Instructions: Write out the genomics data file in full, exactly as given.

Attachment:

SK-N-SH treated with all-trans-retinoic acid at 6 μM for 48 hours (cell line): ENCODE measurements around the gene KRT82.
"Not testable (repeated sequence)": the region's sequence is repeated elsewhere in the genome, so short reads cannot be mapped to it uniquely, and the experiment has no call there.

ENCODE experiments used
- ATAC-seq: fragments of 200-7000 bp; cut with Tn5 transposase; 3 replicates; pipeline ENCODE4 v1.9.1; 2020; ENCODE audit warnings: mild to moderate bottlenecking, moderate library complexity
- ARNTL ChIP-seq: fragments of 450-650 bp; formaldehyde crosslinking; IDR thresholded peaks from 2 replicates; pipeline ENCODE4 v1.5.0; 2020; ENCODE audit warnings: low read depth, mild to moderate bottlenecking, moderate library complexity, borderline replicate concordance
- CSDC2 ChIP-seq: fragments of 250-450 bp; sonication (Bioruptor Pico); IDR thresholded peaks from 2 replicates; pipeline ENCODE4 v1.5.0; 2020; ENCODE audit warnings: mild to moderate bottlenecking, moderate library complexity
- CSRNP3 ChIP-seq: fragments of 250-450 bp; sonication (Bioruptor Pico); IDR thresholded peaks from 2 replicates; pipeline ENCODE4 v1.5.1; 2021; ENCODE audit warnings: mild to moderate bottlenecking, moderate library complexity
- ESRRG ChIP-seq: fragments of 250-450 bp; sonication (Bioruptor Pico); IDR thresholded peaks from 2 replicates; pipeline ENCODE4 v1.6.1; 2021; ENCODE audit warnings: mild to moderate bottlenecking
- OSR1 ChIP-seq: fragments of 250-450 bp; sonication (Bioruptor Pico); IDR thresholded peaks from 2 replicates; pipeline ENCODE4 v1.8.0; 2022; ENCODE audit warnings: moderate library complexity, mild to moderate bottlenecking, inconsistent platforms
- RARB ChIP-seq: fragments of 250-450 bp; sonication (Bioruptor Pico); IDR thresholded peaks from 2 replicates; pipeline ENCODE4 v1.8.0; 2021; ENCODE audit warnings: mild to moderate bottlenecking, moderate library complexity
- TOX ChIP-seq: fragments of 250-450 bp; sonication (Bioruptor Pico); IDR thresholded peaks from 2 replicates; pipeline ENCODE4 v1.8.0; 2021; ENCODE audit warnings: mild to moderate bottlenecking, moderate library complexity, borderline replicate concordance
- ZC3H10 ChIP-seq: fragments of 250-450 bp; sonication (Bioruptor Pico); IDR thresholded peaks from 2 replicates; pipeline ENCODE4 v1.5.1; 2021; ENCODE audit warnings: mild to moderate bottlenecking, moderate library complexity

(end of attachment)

SK-N-SH treated with all-trans-retinoic acid at 6 μM for 48 hours (cell line): ENCODE measurements around the gene KRT82.
"Not testable (repeated sequence)": the region's sequence is repeated elsewhere in the genome, so short reads cannot be mapped to it uniquely, and the experiment has no call there.

ENCODE experiments used
- ATAC-seq: fragments of 200-7000 bp; cut with Tn5 transposase; 3 replicates; pipeline ENCODE4 v1.9.1; 2020; ENCODE audit warnings: mild to moderate bottlenecking, moderate library complexity
- ARNTL ChIP-seq: fragments of 450-650 bp; formaldehyde crosslinking; IDR thresholded peaks from 2 replicates; pipeline ENCODE4 v1.5.0; 2020; ENCODE audit warnings: low read depth, mild to moderate bottlenecking, moderate library complexity, borderline replicate concordance
- CSDC2 ChIP-seq: fragments of 250-450 bp; sonication (Bioruptor Pico); IDR thresholded peaks from 2 replicates; pipeline ENCODE4 v1.5.0; 2020; ENCODE audit warnings: mild to moderate bottlenecking, moderate library complexity
- CSRNP3 ChIP-seq: fragments of 250-450 bp; sonication (Bioruptor Pico); IDR thresholded peaks from 2 replicates; pipeline ENCODE4 v1.5.1; 2021; ENCODE audit warnings: mild to moderate bottlenecking, moderate library complexity
- ESRRG ChIP-seq: fragments of 250-450 bp; sonication (Bioruptor Pico); IDR thresholded peaks from 2 replicates; pipeline ENCODE4 v1.6.1; 2021; ENCODE audit warnings: mild to moderate bottlenecking
- OSR1 ChIP-seq: fragments of 250-450 bp; sonication (Bioruptor Pico); IDR thresholded peaks from 2 replicates; pipeline ENCODE4 v1.8.0; 2022; ENCODE audit warnings: moderate library complexity, mild to moderate bottlenecking, inconsistent platforms
- RARB ChIP-seq: fragments of 250-450 bp; sonication (Bioruptor Pico); IDR thresholded peaks from 2 replicates; pipeline ENCODE4 v1.8.0; 2021; ENCODE audit warnings: mild to moderate bottlenecking, moderate library complexity
- TOX ChIP-seq: fragments of 250-450 bp; sonication (Bioruptor Pico); IDR thresholded peaks from 2 replicates; pipeline ENCODE4 v1.8.0; 2021; ENCODE audit warnings: mild to moderate bottlenecking, moderate library complexity, borderline replicate concordance
- ZC3H10 ChIP-seq: fragments of 250-450 bp; sonication (Bioruptor Pico); IDR thresholded peaks from 2 replicates; pipeline ENCODE4 v1.5.1; 2021; ENCODE audit warnings: mild to moderate bottlenecking, moderate library complexity